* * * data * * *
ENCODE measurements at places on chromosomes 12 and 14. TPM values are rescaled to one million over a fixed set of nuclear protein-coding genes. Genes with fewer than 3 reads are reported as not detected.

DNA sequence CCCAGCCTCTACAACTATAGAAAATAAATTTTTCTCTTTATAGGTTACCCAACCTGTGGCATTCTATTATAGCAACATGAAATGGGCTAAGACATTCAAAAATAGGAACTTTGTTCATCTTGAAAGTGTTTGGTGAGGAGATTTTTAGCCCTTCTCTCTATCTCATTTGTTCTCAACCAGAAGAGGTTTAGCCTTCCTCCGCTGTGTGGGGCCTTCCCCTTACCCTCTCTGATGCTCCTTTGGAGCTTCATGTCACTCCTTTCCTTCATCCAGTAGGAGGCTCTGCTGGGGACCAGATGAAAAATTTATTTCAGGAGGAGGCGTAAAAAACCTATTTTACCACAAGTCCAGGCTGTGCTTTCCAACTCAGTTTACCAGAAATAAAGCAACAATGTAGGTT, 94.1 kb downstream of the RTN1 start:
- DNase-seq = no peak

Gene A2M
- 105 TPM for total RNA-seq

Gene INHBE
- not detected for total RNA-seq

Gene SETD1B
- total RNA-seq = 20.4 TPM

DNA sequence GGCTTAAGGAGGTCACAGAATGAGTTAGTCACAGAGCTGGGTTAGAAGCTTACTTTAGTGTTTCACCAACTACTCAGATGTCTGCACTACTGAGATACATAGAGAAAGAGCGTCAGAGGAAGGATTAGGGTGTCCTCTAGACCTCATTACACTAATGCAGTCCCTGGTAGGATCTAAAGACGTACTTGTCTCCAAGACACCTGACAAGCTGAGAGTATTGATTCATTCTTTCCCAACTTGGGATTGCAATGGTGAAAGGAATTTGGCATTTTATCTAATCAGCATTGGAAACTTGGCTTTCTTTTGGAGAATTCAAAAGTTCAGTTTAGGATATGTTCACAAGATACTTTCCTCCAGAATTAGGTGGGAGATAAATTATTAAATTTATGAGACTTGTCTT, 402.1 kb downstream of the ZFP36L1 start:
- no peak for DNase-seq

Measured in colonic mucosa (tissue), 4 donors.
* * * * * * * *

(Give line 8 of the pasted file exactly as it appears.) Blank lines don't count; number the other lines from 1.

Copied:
Gene SETD1B